In the previous article we introduced two non-directional option

strategies: straddles and strangles. We’ll now discuss when to use

these strategies, and how to evaluate their potential for success.

Long straddles and strangles are useful tools when you think that a stock

will undergo a large move, but you’re not sure whether the move will be

up or down. Short straddles and strangles are simply the opposite side

of this trade, and are essentially a bet that the stock price will not

change significantly before expiration.

Some traders like to use the long version of these strategies when a company is announcing

earnings or introducing a new product to the marketplace. However, it’s

always hard to know how much of the news is already “priced in”, i.e.

reflected in the current price of the stock. So how can we tell if the

change in stock price is likely to be large enough for a long straddle

or strangle to be profitable?

There are at least three ways to gauge our chances of success with a straddle or strangle:

**Use a quantified, back-tested strategy**.Obviously this is our preferred method. Developing a well-defined

strategy with precise entry and exit rules and then back-testing that

strategy with reliable data across a variety of market conditions gives

us an excellent perspective of how the strategy has performed in the

past, and therefore provides some reasonable (though certainly not

infallible) expectations of how it will perform in the future.The

challenge here lies with the “reliable data” aspect of back-testing.

While there are many, many sources for high-quality historical stock and

ETF data, good options data is much more difficult to obtain. This is

partly due to its volume (consider that a single stock may have dozens

or even hundreds of strike prices for each of several active

expirations), and partly due to its transience (most traders don’t care

about the price of an option that expired three years ago).**Use stock prices as a proxy for option prices**.If you don’t have access to option data, you may be able to gain some

insight by looking at historical stock prices. With AAPL earnings being

announced this week, you may have thought that last Friday would be a

good time to purchase a straddle using weekly options. However, the ATM

straddle had a price of around $36 on Friday, which is 7.2% of AAPL’s

$500 stock price. Recall that for a long straddle to be profitable, the

stock price needs to move up or down by more than the cost of the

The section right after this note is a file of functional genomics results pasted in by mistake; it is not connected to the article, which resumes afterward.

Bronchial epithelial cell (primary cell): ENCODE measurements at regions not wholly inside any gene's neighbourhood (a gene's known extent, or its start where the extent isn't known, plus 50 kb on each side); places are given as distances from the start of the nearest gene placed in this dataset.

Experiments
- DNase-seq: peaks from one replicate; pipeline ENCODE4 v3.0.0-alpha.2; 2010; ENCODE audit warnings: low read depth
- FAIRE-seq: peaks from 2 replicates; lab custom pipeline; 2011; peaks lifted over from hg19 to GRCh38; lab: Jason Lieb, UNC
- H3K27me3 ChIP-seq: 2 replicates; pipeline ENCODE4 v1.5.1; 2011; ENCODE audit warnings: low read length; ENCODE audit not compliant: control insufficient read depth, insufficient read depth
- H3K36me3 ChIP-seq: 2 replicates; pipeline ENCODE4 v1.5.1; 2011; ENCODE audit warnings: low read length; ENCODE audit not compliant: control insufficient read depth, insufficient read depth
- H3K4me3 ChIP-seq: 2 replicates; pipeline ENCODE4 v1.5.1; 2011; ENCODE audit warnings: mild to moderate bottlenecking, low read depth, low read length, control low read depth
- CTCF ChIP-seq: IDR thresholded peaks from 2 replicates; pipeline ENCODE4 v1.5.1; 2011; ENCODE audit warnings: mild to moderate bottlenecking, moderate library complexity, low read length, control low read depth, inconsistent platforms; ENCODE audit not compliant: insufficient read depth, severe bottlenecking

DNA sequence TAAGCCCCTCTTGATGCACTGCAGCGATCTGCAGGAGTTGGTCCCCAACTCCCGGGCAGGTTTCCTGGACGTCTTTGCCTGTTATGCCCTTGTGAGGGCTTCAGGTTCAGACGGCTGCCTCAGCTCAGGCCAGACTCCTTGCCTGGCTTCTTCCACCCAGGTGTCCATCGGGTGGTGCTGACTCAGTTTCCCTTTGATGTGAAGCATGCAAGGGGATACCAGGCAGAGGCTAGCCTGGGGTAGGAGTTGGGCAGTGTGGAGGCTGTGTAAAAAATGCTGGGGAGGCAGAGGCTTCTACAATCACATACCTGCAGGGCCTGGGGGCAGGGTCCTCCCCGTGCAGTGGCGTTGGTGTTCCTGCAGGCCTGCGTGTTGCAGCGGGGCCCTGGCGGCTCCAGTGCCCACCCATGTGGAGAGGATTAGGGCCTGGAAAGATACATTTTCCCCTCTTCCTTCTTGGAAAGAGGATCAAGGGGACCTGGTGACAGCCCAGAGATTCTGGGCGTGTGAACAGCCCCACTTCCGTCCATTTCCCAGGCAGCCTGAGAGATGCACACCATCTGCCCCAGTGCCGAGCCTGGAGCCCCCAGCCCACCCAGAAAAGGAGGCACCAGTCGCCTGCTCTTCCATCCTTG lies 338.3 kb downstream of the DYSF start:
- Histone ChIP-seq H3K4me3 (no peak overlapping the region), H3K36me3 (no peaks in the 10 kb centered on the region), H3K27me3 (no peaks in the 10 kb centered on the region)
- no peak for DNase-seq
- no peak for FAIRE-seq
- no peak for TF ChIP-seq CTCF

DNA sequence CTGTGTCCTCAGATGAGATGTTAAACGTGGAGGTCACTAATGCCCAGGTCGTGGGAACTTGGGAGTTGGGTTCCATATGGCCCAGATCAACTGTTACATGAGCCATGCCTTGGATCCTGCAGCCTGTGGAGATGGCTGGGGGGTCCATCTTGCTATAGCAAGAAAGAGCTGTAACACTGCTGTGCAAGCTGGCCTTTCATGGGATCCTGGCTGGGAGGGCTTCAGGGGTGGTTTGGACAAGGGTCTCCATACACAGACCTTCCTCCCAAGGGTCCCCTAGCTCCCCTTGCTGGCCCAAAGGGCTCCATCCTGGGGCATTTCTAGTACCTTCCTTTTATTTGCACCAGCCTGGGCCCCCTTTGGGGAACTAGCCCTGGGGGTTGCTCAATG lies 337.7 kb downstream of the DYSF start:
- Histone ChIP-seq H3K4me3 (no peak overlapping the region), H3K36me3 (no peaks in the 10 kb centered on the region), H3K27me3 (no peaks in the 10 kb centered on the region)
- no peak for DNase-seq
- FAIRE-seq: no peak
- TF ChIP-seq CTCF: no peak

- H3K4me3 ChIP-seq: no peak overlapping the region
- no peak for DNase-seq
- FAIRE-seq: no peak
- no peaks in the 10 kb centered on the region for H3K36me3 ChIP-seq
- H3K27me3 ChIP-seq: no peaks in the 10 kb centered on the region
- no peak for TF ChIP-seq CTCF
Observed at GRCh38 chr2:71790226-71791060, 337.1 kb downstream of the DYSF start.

straddle. Assuming you’d like to make at least a 10% profit on your

trade, you could check how many times AAPL has moved by 8% or more

during earnings week. Over the past three years, it’s happened 5 out of

12 times. Do you want to place $3600 on a bet that’s been a winner less

than 50% of the time in recent years?**Apply an option pricing model to current option data**This is the most complicated of the three solutions, but is not as

intimidating as it sounds because your trading platform will do most of

the work for you.Theoretically, the price of an option is determined by a

number of factors. The four most influential ones are:- Price of the underlying stock
- Strike price of the option
- Time until expiration of the option contract
- Implied (expected) volatility of the stock price

The actual option price and all the values above except implied volatility

are easily obtained. Because we have all the other elements, we can

algebraically solve for implied volatility, which in turn allows us to

calculate delta (one of the option Greeks) and the probability that the

option will expire in the money (ITM). All platforms will have a way to

report delta and the other Greeks. Some platforms will also report the

probability of the option expiring ITM. For example, here was the weekly

option chain for AAPL as of Friday, January 18th, as shown on TD

Ameritrade’s thinkorswim platform. Calls are on the left, puts are on

the right, and strike prices are in the blue section in the middle.Notice that the value of delta is quite close to “Prob ITM”, which is the

probability that the option will expire in the money. Therefore, delta

is a reasonable substitute for probability of expiring in the money if

your platform doesn’t provide the latter value.How does that help us? Well, we know that the 500 strike straddle would have cost just

under $36 last Friday. Therefore, to profit we need AAPL to move by more

than that amount, so let’s say we’d like at least a $40 move. The

current AAPL price of $500 plus a $40 move would be $540. Looking at the

option data above, we see that the 540 call has a 17.68% chance of

expiring in the money, i.e. there’s a 17.68% chance that the price of

AAPL will be above $540 by expiration. Similarly, the OTM option that is

$40 below the current stock price is the 460 put, which has an 18.49%

chance of expiring in the money. Therefore, the combined wisdom of the

marketplace, as encapsulated in the price of the options, is that

there’s less than a 20% chance that the price of AAPL will move

sufficiently to make the straddle profitable.

Obviously the market

is not always correct, and sometimes the market participants get

surprised. Would you be willing to bet your money that this is one of

those times?

You now have several tools to help you evaluate whether a straddle or strangle is likely to be profitable. The

same tools can be used whether you’re considering a short position or a

long one. We hope you have found this information helpful!

**Click here to read Trading Option Straddles and Strangles: Part 1**